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Editor-in-Chief, @FiveThirtyEight. Author, The Signal and the Noise (http://amzn.to/QdyFYV). Sports/politics/food geek.

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It's also a really tough district to poll, so while what looks like a 7-point lead could turn into a 2-point loss, it could also wind up being a 15-point win.
The GOP is outperforming the fundamentals here, but the district has historically been more purple in Congressional elections than in presidential ones. And the GOP has a real good opponent in Salazar. But Shalala has a good favorability rating and has raised plenty of money.
Just witnessed something incredibly disturbing: a man calmly sitting for several minutes while waiting for a haircut, instead of playing with his phone or even reading a magazine.
If the poll has been published elsewhere, please send us a link. If it hasn't, please send us a PDF, which we're happy to upload. Sorry for boring tweets.
PSA to campaigns: We've started to have a lot of D and R campaigns directly send us their internal polls for inclusion in our polling database and forecasts, which we appreciate. The best address to do that is POLLALERT-at-FIVETHIRTYEIGHT-dot-com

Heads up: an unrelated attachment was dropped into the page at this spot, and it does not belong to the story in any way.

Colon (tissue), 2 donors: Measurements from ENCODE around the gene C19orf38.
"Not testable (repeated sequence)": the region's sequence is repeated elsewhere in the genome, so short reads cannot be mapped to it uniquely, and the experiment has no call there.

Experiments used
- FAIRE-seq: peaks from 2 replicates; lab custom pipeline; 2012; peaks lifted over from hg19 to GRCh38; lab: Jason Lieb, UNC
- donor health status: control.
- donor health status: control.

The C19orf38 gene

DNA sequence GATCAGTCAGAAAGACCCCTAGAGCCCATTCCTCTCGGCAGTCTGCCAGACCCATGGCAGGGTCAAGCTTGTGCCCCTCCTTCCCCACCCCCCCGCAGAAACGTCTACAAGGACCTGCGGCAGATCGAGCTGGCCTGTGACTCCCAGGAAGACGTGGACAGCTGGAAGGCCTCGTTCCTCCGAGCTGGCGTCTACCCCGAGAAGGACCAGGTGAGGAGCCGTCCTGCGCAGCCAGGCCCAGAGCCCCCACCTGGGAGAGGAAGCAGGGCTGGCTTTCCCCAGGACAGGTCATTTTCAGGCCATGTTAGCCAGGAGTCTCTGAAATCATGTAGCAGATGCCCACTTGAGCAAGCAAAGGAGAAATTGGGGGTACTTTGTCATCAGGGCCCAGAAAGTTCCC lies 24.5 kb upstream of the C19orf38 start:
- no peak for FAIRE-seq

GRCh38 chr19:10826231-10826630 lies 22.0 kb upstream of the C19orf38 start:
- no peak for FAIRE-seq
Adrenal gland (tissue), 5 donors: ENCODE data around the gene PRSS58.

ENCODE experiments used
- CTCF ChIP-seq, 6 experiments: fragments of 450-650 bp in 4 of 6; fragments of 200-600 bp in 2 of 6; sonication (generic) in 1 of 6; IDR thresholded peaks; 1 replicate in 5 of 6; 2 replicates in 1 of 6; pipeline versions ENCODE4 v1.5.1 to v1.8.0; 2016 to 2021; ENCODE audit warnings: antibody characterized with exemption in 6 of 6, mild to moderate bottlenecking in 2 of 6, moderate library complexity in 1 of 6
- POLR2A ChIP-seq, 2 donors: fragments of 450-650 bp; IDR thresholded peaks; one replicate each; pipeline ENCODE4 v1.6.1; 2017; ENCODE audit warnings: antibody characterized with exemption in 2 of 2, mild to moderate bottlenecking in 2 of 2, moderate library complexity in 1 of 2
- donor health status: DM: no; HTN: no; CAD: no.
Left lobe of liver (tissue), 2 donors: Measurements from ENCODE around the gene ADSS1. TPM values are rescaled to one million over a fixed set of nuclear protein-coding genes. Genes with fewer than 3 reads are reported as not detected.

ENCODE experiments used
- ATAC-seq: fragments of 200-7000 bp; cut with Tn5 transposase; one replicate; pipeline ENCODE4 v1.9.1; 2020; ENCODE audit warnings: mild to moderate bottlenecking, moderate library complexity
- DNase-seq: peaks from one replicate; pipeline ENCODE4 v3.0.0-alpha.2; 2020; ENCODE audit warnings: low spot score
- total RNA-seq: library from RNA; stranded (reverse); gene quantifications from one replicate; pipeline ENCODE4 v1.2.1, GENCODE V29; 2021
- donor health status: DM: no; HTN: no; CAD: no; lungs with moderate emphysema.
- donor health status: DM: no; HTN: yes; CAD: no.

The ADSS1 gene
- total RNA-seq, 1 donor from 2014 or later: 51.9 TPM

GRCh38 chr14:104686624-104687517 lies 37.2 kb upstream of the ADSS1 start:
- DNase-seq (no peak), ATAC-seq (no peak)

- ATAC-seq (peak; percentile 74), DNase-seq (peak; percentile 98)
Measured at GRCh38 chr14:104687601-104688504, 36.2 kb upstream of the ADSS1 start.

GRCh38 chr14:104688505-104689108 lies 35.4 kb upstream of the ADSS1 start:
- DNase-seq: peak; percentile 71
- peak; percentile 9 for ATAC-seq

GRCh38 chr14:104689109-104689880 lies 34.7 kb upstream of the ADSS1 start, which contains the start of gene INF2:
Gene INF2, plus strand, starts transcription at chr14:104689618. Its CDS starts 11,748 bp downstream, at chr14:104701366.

Anyway, I feel like "the blue wave is concentrated in wealthy suburbs" has gone from a useful heuristic to having become a bit overrated. There's a fair bit of truth in that idea. But it can understate how noisy/messy the data is and how idiosyncratic races for Congress can be.
A lot of these districts are pretty Trumpy. But they're also pretty elastic/swingy, historically. They tend to have lots of independents and not necessarily a lot of loyalty to the Republican brand. Wouldn't mind seeing a poll of MI-1 (the Upper Peninsula), for instance.
I'm interested in rural, northerly, secular districts like ME-2. They're another place, outside of the suburbs, where Dems seem to performing above expectations, although with some exceptions (e.g. MN-8). https://t.co/SDmrTWg8rV
She cites Hogan as an example of a famous upset. But Hogan trailed by only 5 in the final 5 polls and led in one of them (albeit his own poll). Upsets can and do happen in Senate & Gov races when someone trails by 5-9 points. Not usually when they trail by 16.
One of the more blatant examples of misdirection + cherry-picking I've seen here when citing polls. She makes it sound like James trails by only 9 in the RCP average. He does not—he trails by 9 in *one poll* (from a pollster with a D- rating). He trails by 16 in the RCP average.
Total(1) => 0.084859848022461 f_f_QM(2) => 0.073622226715088 indS(2) => 0.053653955459595 indM(2) => 0.017539978027344 indM_1(2) => 0.0032060146331787 indM_2(2) => 0.00078678131103516 indM_4(2) => 0.0043759346008301 indM_5(2) => 0.0034959316253662 indM_6(2) => 0.0023789405822754 indM_7(2) => 0.0019631385803223 indM_8(2) => 0.00085687637329102 f_f_pTL(2) => 0.0095689296722412 f_f_dT(20) => 0.0092217922210693